In my own philosophical development, I've had to give up the notion of free will. One will hear, for example—and even from people who are otherwise believers in science—that things like painting, symphonies, and poetry imply that we have free will.
Science seems to be telling us otherwise, not only because everything else in our world seems to be determined by preceding events in causal chains that go all the way back to The Big Bang, but because what we are learning about the brain tells us that what we think we are doing freely was actually determined in our brain prior to our being conscious of it.
For me, the most fundamental problem comes from the illusion that by simply juxtaposing the words "free" and "will" we have a rational and understandable concept called "free will." Consider if we put the words "exuberant" and "soap" together. What have we got? Nonsense! I think the main reason we don't see "free will" as nonsense is that we never stop to ask ourselves what this word "will" means.
What does "will" mean? It's hard to resist thinking of psychokinesis when referring to will.
What do free will believers believe? Apparently that a novel or string quartet or a murder (to take a negative example) happens through an act of willing these works or events into reality quite apart from a causal chain or through some act of personal intervention into a causal chain.
Free will believers believe in personally-caused miracles.
I myself believe that people originate works and events by being who they are. They are part of the causal chain but not outside or above it.
If you feel free will exists, then let's start with a definition, not a simple refusal to believe that we don't have it. And in your definition, please avoid negative definitions centering on what free will is not or on what is not explained if you don't believe in it. In regard to the latter, please avoid stuff like "If we can't refer to free will, then how do we hold criminals responsible for their misdeeds?"
I think you'll soon see that the main problem with the notion of "free will" is that you can't define it well enough to turn it into a proposal that can be disproved. And if you haven't asserted something which lends itself to disproof, you really haven't asserted anything at all. As if one were to propose that there is an invisible, ineffable, and totally undetectable being in control of everything.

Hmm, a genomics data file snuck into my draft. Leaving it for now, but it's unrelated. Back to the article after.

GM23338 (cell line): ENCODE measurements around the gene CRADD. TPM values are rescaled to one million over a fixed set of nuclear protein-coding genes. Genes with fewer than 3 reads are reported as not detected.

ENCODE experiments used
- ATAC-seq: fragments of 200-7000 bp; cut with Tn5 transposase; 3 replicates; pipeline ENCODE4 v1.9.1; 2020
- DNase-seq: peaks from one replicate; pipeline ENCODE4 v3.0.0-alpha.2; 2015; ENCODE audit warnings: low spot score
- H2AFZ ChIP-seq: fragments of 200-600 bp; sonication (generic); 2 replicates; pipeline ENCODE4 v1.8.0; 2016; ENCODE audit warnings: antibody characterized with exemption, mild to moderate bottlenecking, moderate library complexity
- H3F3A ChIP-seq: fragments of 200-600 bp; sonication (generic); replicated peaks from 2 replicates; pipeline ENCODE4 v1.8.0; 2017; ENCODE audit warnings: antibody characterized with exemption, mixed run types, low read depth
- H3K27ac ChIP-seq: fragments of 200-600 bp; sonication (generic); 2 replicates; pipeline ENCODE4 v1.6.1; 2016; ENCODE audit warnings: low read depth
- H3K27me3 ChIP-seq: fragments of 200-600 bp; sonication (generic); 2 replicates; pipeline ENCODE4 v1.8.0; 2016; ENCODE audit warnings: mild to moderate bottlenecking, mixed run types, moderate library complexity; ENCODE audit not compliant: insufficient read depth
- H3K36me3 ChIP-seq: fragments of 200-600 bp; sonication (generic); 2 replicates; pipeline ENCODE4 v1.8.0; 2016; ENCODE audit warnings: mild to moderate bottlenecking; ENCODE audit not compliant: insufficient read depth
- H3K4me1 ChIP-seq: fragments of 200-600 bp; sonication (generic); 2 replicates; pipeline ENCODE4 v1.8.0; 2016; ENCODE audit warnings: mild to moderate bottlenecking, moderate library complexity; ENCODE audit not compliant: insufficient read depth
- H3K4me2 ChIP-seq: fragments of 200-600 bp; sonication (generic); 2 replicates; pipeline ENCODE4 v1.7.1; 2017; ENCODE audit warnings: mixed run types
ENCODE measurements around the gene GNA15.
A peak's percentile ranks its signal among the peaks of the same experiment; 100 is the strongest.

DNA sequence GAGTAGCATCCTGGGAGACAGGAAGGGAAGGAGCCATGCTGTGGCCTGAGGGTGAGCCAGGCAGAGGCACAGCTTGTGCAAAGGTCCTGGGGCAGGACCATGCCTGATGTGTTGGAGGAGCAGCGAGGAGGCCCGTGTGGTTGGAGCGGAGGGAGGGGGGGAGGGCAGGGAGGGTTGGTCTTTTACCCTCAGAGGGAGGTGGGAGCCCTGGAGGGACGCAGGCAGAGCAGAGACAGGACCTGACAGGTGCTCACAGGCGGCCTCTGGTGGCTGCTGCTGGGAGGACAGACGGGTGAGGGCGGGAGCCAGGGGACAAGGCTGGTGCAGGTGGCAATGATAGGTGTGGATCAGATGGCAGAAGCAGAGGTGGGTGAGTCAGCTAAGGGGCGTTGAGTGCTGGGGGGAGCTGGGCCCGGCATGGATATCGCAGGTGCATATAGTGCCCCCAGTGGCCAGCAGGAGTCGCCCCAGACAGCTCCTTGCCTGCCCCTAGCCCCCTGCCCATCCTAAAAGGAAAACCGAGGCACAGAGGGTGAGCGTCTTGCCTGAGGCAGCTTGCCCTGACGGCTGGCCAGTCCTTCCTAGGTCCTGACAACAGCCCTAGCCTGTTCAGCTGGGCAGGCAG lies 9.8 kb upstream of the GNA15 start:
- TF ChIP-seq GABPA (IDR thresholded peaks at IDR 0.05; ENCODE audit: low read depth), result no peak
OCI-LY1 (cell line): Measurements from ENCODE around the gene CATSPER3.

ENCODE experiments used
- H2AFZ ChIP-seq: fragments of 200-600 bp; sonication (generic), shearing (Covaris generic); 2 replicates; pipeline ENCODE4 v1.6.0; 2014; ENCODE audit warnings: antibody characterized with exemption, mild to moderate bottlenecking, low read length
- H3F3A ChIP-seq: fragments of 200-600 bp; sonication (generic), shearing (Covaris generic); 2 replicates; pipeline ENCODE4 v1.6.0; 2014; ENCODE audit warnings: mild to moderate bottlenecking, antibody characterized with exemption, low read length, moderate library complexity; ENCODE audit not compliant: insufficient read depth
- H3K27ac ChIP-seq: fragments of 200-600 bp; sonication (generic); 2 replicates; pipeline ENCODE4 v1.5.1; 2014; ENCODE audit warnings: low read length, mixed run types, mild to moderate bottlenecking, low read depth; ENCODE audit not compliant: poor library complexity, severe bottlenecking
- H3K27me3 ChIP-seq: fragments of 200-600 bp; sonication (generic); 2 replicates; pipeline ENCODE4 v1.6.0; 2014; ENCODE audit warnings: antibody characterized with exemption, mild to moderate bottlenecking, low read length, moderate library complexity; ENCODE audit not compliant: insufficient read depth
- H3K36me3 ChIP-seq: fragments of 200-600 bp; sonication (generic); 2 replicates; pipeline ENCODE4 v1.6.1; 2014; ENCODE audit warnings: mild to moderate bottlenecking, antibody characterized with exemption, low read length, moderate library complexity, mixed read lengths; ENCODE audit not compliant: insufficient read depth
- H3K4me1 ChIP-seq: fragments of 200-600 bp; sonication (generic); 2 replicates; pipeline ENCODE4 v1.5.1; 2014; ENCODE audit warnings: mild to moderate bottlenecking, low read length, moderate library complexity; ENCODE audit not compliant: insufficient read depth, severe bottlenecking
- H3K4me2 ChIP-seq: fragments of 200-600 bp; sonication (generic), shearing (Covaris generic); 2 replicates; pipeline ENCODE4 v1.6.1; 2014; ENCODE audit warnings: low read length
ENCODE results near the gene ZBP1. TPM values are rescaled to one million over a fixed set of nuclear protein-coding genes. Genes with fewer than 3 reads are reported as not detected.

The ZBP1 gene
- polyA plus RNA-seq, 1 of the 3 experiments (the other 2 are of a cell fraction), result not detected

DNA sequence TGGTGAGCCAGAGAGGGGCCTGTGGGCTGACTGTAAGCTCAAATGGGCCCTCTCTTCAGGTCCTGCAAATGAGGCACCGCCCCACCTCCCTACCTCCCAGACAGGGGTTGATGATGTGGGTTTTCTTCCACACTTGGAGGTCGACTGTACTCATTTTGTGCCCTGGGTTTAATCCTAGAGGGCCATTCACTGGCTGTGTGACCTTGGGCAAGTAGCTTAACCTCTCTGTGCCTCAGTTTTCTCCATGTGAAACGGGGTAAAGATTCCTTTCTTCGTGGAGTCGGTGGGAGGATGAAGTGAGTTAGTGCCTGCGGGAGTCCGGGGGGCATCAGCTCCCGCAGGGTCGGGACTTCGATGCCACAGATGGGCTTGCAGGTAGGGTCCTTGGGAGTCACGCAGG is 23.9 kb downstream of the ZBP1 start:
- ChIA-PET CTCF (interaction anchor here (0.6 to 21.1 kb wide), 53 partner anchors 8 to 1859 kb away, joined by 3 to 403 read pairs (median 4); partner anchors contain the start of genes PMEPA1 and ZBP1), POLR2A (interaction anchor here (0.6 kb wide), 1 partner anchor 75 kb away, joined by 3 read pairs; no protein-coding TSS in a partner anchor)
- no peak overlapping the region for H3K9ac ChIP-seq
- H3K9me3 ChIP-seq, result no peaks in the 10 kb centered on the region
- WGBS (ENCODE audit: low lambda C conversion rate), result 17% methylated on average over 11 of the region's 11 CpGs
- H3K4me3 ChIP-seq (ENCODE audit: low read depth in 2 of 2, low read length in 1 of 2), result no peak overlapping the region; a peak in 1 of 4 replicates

That is the kind of notion of free will is, it seems to me.
Even if they are synonyms, how does that alter my point? How can you say you've used logic (which is a tool in the proces of evaluating ideas and discarding some and adopting others) if your every action and thought is determined? You can't truly evaluate anything on determinism - the outcome is already determined!
On the contrary, how can one use logic at all if our use of it isn't determined. If we form a syllogism and then announce that the conclusion is something other than the one implied by the premises, that is neither logical nor rational. And yet, I hope it's not an example of free will!
Seems like you are agreeing with me. You say that a conclusion that is neither logical nor rational was not formed by free will. That means that if I am an irrational and illogical person (and as a Christian, many on this site would consider me so) then I didn't become that way freely, and therefore I can't freely change. So, to point out the irrationality of my beliefs is pointless because I can't change them.
Might as well tell a rock to stop being a rock...
If at least you are not going to deny consciousness next, why do you suppose it evolved in us?